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Evaluating virtualized databases

Applied to databases, virtualization can improve performance and minimize storage requirements. This discussion evaluates these benefits as well as the costs of virtualized database environments.

Are there advantages to virtualizing your database? That database question is front and center now that IT organizations are expanding virtualization to mission-critical applications. This tip will address the important factors to consider when deciding whether or not to invest in a virtualized database environment.

Virtualizing small databases
Performing a virtual migration or virtual machine base installation is relatively easy on application servers hosting a standalone database. This is a plausible solution for single systems that contain a database locally or a development database environment for testing purposes. Virtual machines running a single instance of a database engine with a small number of databases are welcome and accepted for hosting on an application server. A virtualized database server makes a great alternative for a database engine outside the primary environment. For example, an organization might purchase a specialized line-of-business application that is available only with a Firebird database. The Firebird engine is uncommon in enterprise computing environments, but if a specialized application requires this database, there may be no alternative for the product in question, making virtual hosting of this dbase engine a good choice.

The same applies for database-centric applications that prefer or require the database to be installed locally, instead of accessing a central database server. Many solutions that include, for example, Microsoft SQL MSDE or SQL 2005 Express instances, are installed locally with specific applications. These application servers include a database installation, increasing the footprint in regards to database engine patching from a database management perspective.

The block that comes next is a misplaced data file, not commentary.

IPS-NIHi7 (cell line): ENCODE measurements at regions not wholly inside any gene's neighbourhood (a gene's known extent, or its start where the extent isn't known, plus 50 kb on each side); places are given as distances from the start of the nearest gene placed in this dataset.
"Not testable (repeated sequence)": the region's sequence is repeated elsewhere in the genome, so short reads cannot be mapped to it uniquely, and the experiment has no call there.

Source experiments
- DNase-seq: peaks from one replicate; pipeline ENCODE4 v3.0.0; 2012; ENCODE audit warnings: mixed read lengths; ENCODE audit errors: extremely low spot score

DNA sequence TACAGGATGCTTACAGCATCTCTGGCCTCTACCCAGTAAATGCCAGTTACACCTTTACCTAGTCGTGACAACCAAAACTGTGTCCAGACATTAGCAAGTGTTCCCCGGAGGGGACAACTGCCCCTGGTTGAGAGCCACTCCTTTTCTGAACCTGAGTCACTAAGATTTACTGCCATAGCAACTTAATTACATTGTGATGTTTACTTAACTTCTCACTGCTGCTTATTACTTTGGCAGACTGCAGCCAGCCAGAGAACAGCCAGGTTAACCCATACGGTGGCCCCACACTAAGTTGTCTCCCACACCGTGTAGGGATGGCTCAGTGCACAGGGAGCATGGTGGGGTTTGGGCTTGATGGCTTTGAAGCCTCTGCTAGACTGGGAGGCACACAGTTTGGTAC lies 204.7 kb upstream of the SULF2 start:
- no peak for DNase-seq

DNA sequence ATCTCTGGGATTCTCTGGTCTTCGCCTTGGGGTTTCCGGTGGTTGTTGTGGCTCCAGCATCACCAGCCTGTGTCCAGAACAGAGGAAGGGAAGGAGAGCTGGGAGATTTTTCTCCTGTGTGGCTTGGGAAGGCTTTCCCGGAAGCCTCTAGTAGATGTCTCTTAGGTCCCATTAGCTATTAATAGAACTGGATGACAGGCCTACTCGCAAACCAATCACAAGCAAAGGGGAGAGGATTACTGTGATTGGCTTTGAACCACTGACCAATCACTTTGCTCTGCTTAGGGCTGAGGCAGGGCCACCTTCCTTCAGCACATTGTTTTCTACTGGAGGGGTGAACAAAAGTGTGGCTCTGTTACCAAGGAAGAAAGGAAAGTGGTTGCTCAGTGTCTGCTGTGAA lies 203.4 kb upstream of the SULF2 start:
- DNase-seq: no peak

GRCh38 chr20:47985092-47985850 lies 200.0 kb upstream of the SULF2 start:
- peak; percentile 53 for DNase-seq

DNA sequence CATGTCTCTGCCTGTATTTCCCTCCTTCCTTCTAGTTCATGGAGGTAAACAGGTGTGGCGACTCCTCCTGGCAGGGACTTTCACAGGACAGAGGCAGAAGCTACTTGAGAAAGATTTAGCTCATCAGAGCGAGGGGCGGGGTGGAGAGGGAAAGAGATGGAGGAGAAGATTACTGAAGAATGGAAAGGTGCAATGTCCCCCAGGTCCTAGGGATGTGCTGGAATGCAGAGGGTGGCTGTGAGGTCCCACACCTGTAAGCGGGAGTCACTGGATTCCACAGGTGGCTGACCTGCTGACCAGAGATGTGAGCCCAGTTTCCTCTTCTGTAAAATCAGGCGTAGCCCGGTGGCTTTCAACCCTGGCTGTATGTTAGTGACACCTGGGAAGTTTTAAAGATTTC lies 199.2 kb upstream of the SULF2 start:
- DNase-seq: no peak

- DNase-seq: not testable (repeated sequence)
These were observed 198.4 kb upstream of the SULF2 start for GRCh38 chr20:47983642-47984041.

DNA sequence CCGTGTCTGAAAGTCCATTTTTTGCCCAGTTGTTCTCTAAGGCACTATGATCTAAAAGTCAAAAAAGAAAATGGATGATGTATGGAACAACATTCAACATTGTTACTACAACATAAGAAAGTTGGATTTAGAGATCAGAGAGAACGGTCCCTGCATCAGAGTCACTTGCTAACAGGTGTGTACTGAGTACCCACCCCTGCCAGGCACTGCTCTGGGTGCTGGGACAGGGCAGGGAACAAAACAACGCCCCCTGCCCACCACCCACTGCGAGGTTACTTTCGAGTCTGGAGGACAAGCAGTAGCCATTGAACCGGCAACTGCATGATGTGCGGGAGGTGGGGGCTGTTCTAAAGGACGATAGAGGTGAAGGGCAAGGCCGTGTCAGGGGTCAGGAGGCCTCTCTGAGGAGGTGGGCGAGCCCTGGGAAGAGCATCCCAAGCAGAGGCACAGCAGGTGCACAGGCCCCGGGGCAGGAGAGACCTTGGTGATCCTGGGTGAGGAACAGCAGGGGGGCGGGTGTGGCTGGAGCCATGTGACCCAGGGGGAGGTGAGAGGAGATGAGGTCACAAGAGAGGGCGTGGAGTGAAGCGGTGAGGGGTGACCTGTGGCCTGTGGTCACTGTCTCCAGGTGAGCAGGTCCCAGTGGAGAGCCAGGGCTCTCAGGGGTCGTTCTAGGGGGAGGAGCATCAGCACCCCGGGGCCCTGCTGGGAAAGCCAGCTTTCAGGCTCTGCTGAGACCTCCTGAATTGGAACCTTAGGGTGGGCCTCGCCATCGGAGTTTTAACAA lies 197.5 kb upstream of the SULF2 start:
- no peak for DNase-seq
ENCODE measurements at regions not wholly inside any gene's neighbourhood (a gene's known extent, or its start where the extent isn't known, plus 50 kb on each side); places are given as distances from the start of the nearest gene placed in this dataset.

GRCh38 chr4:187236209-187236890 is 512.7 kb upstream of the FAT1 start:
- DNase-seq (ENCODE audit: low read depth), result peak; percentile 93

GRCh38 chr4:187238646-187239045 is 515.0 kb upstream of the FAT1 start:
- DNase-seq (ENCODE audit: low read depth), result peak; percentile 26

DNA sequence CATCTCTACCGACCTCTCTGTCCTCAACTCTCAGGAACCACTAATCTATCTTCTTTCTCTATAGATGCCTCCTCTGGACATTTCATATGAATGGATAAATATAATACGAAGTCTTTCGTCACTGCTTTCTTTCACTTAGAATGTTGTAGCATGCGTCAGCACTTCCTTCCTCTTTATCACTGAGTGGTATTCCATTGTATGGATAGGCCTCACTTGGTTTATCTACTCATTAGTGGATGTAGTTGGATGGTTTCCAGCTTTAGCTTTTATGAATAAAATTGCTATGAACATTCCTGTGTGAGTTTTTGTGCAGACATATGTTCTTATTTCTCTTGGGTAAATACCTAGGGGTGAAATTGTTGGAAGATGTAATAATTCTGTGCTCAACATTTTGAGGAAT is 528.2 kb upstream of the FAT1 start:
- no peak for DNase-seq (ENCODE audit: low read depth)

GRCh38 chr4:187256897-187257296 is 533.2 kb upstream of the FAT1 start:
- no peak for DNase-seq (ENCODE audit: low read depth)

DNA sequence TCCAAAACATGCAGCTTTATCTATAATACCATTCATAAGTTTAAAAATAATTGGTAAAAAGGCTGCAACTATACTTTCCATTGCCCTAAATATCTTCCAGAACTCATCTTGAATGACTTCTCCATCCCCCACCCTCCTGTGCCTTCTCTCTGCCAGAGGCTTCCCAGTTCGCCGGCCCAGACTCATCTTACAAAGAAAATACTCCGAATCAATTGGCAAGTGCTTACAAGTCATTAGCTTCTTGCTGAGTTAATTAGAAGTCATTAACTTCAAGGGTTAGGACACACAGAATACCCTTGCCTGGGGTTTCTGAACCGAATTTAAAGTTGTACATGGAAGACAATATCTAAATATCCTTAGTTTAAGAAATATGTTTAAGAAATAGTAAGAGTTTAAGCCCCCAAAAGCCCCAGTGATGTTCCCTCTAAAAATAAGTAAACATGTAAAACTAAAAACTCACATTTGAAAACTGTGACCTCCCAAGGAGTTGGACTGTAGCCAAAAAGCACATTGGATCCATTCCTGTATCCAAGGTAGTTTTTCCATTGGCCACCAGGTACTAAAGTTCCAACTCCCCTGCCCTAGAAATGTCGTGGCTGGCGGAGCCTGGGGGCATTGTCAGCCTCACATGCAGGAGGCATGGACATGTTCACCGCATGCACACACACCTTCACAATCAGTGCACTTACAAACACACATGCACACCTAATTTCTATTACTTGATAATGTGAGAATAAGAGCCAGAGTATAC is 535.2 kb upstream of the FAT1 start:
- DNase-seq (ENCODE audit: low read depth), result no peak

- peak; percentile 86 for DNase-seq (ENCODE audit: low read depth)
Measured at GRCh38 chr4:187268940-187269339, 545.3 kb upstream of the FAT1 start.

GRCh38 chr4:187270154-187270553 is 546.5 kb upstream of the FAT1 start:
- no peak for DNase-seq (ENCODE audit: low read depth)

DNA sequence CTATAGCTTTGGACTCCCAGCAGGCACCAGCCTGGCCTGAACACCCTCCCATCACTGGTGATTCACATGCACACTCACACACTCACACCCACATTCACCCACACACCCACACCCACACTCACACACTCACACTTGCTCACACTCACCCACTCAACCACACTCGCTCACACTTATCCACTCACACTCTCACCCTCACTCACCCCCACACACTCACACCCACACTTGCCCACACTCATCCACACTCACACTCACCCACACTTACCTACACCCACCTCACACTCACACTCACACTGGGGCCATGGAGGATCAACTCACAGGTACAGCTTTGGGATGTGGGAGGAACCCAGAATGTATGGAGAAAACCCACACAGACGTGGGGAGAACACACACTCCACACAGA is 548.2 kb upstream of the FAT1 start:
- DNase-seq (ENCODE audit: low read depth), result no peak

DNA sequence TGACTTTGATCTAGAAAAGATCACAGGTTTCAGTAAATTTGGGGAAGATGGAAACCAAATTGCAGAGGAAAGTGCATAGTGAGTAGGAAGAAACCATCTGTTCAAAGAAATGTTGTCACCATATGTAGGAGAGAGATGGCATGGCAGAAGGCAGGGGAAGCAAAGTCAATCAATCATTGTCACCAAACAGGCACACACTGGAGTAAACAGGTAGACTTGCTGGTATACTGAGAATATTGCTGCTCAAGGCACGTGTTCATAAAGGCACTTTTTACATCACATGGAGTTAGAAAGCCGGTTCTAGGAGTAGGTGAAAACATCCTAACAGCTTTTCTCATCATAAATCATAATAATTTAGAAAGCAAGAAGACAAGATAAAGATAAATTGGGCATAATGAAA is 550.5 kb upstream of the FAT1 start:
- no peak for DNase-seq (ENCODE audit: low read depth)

Performance and virtual databases
The resource provisioning for a virtualized database server will generally be very high if many databases or very large databases are to be hosted virtually. Thus, provisioning an enterprise database server virtually for many databases requires specific configuration and ample resources needed to ensure successful operation. Of course, implementation would benefit from performance testing and benchmarking to establish a proof-of-concept for a virtualized database environment similar to the planned environment.

A virtualized operating system will not be a transparent factor in a virtual database implementation. VMware is aggressively trying to address this and there have been some success stories with virtualized Oracle environments. VMware provides archives of presentations from VMWorld last fall that are a good starting point for those considering an Oracle implementation on VMware. According to VMware, "Oracle database runs on VMware ESX Server at near-native performance" and "the CPU overhead for Oracle Database on ESX Server can be less than 10%." Virtualization administrators should adjust their expectations accordingly.

Storage concerns
The large amount of available storage needed for the virtual machine on a database server may be an initial deterrent for many organizations. However, the large amount of storage would be needed regardless of the database environment being physical or virtual. Concerns should be focused more on the management aspects of the virtual environment. With a large virtual machine storage footprint, administrators may find the virtualized database having a dedicated logical unit number, or LUN, for that virtual machine within shared storage. A large virtual machine would be a slight inconvenience, as any virtualization-specific storage management would take longer simply because of the size.